Nicola Sturgeon (2016)
|3||Mrs Nicola Gordon||2016||Incumbent||Nicola Sturgeon (2016)|
|Judicial member||Judicial office||Year assumed office||Year left office||Appointed by|
|Lord MacLean||Senator of the College of Justice||2002||2005||Lord President Cullen|
|Bruce Kerr QC||Sheriff principal||2002||2007||Lord President Cullen|
|J Douglas Allan OBE||Sheriff||2002||2008||Lord President Cullen|
|Lord Wheatley||Senator of the College of Justice||2005||2007||Lord President Cullen|
|Sir Stephen Young QC Bt||Sheriff principal||2007||2010||Lord President Hamilton|
|Legal member||Legal office||Year assumed office||Year left office||Appointed by|
|Mr Colin Campbell QC||Advocate||2002||2005||Lord President Cullen|
|Mr Michael Scanlan||Solicitor||2002||2008||Lord President Cullen|
|Mrs Valerie Stacey QC||Advocate||2005||2007||Lord President Cullen|
|Mr Roy Martin QC||Advocate||2007||2010||Lord President Hamilton|
|Lay member||Year assumed office||Year left office||Appointed by|
|Mrs Barbara Duffner OBE FRSE||2002||2008||Jack McConnell|
|Professor Joan Stringer CBE||2002||2007||Jack McConnell|
|Professor Alan Paterson||2002||2008||Jack McConnell|
|Sir Robert Smith||2002||2007||Jack McConnell|
|Reverend John Miller||2009||2010||Nicola Sturgeon|
- Senator of the College of Justice
- Chairman of the Scottish Land Court
- Temporary judge of the Court of Session or High Court of Justiciary
- Sheriff principal
- Part-time sheriff
- Summary sheriff
- Part-time summary sheriff
- Scottish Tribunals
- Vice-President of Upper Tribunal
- Chamber President, First-tier Tribunal
- Deputy Chamber President, First-tier Tribunal
- Ordinary member, First-tier or Upper Tribunal
- Legal member, First-tier or Upper Tribunal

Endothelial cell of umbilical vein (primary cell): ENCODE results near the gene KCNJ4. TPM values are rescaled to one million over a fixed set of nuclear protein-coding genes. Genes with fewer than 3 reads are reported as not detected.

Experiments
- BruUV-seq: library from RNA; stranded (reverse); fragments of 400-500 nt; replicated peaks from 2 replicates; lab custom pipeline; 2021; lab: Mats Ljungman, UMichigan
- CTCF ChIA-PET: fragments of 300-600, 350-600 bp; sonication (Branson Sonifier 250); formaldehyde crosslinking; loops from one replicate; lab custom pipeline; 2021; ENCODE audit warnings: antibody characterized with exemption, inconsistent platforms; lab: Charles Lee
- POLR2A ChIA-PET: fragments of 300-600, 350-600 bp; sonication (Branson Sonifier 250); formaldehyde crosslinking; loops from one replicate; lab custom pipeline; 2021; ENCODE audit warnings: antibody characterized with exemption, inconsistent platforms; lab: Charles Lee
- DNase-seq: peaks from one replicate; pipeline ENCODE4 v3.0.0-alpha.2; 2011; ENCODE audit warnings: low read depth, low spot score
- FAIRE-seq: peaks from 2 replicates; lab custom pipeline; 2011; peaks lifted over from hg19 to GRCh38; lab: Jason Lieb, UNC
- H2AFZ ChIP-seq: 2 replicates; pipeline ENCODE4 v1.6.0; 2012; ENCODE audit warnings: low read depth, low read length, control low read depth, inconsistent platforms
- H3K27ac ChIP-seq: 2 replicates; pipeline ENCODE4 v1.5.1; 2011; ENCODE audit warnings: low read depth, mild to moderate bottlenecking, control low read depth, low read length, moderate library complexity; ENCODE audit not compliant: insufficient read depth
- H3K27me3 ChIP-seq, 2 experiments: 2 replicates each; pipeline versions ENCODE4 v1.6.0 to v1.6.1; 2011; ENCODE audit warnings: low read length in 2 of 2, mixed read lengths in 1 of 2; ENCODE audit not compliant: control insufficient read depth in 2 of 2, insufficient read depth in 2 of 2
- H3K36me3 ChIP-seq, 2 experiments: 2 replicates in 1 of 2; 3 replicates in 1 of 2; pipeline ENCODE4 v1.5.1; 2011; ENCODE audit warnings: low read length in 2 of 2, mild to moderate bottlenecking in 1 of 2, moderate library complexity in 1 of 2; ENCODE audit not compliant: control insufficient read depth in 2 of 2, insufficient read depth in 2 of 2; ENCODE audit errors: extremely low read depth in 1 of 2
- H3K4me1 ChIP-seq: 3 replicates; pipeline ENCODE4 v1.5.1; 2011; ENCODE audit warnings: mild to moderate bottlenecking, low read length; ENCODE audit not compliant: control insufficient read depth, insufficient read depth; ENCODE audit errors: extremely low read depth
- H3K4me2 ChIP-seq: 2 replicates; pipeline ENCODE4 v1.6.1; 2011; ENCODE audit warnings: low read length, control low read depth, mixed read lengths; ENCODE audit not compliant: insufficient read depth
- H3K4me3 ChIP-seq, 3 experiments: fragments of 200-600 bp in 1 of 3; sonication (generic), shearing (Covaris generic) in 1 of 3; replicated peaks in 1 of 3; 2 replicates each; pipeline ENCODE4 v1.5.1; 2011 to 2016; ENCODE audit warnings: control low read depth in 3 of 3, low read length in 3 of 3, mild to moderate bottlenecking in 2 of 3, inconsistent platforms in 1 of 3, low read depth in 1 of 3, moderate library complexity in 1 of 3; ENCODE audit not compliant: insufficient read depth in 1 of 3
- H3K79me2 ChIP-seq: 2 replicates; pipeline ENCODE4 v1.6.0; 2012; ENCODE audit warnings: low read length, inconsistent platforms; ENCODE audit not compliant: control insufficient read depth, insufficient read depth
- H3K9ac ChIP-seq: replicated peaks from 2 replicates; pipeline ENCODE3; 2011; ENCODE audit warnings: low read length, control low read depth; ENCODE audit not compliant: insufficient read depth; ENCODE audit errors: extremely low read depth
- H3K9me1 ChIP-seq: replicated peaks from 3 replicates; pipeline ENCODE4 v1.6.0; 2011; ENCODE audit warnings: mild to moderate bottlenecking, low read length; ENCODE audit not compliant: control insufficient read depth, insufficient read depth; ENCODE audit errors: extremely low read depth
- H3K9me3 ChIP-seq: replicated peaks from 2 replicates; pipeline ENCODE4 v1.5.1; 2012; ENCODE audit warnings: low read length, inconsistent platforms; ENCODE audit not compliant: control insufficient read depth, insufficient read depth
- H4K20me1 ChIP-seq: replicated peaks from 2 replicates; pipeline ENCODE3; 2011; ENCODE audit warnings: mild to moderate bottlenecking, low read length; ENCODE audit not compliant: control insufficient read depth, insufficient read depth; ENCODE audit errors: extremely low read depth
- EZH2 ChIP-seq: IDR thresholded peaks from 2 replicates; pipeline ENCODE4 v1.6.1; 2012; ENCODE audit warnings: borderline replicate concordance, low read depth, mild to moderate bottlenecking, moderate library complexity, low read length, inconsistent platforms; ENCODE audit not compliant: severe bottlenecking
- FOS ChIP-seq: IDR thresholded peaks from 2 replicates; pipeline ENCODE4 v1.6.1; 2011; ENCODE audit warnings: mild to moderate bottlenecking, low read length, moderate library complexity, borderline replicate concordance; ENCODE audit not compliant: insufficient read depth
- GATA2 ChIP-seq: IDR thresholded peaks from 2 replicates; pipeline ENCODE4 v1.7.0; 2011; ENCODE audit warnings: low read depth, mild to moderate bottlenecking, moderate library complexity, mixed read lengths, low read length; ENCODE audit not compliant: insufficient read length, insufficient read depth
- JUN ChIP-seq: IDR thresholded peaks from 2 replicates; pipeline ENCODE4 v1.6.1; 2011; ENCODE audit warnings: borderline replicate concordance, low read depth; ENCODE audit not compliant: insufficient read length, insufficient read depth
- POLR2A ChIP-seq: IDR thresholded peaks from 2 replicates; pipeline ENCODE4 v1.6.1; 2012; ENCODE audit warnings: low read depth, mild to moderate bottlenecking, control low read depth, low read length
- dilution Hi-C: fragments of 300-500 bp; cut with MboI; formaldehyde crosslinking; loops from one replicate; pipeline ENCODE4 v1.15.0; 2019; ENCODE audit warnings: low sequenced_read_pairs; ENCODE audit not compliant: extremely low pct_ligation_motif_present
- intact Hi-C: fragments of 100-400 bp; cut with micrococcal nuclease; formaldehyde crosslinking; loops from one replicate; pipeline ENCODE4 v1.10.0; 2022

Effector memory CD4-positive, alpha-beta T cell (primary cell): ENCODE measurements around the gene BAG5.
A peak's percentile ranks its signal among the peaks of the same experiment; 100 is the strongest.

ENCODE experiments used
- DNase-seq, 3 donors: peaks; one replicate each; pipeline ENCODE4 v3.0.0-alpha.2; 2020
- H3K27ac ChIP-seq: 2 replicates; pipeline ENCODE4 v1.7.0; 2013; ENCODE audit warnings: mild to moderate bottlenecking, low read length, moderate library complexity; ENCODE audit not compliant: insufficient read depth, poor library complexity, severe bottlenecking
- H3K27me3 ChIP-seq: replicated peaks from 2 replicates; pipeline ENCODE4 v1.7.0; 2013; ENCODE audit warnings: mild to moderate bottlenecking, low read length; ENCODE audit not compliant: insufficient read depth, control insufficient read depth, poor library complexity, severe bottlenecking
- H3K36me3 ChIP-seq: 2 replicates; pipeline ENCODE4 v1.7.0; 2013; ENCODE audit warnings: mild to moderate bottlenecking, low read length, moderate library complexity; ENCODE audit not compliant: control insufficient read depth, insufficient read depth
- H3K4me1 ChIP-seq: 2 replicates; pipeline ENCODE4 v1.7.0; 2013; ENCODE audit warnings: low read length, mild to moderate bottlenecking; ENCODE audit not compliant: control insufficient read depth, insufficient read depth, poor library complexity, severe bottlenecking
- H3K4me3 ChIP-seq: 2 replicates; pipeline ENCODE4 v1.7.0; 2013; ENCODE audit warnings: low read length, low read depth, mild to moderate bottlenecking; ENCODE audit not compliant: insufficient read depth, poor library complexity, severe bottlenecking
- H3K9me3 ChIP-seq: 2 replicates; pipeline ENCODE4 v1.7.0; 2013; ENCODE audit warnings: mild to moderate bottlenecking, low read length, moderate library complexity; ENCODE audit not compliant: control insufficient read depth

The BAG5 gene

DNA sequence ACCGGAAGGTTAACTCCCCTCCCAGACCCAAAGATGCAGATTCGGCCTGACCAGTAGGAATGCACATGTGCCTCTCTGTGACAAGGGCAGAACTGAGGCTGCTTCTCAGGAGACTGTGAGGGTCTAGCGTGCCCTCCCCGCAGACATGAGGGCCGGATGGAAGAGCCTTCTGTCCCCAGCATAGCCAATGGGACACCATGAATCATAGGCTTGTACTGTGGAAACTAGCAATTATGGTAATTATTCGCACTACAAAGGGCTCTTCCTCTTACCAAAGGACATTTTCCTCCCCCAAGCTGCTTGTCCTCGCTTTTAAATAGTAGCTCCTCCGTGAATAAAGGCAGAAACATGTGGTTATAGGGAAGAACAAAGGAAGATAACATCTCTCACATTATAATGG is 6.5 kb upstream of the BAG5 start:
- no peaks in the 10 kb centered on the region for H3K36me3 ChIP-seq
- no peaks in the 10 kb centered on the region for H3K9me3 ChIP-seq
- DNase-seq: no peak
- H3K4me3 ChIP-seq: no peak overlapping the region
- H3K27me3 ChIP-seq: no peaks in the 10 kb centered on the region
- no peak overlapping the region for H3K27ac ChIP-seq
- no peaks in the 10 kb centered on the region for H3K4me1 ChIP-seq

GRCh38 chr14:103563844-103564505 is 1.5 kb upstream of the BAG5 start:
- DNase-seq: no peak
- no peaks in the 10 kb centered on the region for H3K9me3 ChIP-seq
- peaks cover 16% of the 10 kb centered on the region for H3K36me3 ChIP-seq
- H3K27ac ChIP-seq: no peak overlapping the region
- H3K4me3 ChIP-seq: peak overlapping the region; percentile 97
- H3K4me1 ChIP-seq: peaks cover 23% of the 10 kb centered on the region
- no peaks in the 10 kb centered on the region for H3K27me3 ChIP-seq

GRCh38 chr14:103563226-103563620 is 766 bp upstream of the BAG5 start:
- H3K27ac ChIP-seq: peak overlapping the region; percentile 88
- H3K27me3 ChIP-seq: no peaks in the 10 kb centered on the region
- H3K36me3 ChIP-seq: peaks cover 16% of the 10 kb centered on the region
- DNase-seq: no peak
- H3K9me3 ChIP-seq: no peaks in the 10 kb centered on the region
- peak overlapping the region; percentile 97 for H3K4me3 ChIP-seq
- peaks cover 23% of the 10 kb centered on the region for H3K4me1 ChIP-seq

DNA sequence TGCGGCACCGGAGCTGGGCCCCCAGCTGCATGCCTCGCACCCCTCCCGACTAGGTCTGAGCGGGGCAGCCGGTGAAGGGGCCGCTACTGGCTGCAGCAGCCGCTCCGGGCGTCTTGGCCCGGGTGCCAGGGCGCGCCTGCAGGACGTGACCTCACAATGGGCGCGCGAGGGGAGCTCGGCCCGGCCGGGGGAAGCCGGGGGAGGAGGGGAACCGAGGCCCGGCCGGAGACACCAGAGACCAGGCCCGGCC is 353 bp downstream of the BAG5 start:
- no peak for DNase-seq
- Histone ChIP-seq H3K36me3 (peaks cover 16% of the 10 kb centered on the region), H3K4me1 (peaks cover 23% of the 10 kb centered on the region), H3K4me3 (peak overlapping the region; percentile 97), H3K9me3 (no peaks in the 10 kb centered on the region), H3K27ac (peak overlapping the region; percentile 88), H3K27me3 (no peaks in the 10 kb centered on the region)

Business Management Unit
The board is supported by its Business Management Unit, which is independent of the Scottish Government, and is based in Edinburgh at Thistle House. The team is headed by Chief Executive, Mr John Craig.
The members of the board are supported in sifting and interviewing candidates for judicial officer, and have all the powers of a lay member of the board except they cannot take part in the decision making of the board. The board has appointed 3 lay assistants for a period of 3 years from 1 January 2016 to 31 December 2018, and they may be appointed for a further 3 years.
|Name||Date appointed||Date appointment ends|
|Mr David Robinson||1 January 2016||31 December 2018|
|Mr John Cummings||1 January 2016||31 December 2018|
|Mrs Elizabeth Burnley||1 January 2016||31 December 2018|
- "History | Judicial Appointments Board for Scotland". Judicial Appointments Board for Scotland. 2016. Retrieved 5 April 2017.
- "Chapter 3 | Judiciary and Courts (Scotland) Act 2008". www.legislation.gov.uk. The National Archives. 29 October 2008. Retrieved 5 April 2017.
- email@example.com, Scottish Government, St. Andrew's House, Regent Road, Edinburgh EH1 3DG Tel:0131 556 8400 (8 February 2006). "Judicial Appointments | Strengthening Judicial Independence in a Modern Scotland". www.gov.scot. The Scottish Government. Retrieved 5 April 2017.
- Criticism of the Judicial Appointments Board on the ground that it lacks any real authority: "The Judicial Appointments Board – a misnomer". Law Society of Scotland. 1 August 2002. Retrieved 31 July 2009.
- "News Release | Judicial Appointments Board". Scottish Government. 30 November 2006. Retrieved 5 April 2017.
In February, the Scottish Executive issued a consultation paper on whether the Board should be placed on a statutory basis. I regret that attaining statutory status is not yet law.
- "Schedule 1 | Judiciary and Courts (Scotland) Act 2008". www.legislation.gov.uk. The National Archives. 29 October 2008. Retrieved 5 April 2017.
- "Office of Sheriff" (PDF). Judicial Appointments Board for Scotland. Archived from the original (PDF) on 27 September 2007. Retrieved 2007-11-19.
- "Board Members | Judicial Appointments Board for Scotland". www.judicialappointments.scot. Judicial Appointments Board for Scotland. 2016. Retrieved 5 April 2017.
- "Lay Assistants | Judicial Appointments Board for Scotland". www.judicialappointments.scot. Judicial Appointments Board for Scotland. 2016. Retrieved 5 April 2017.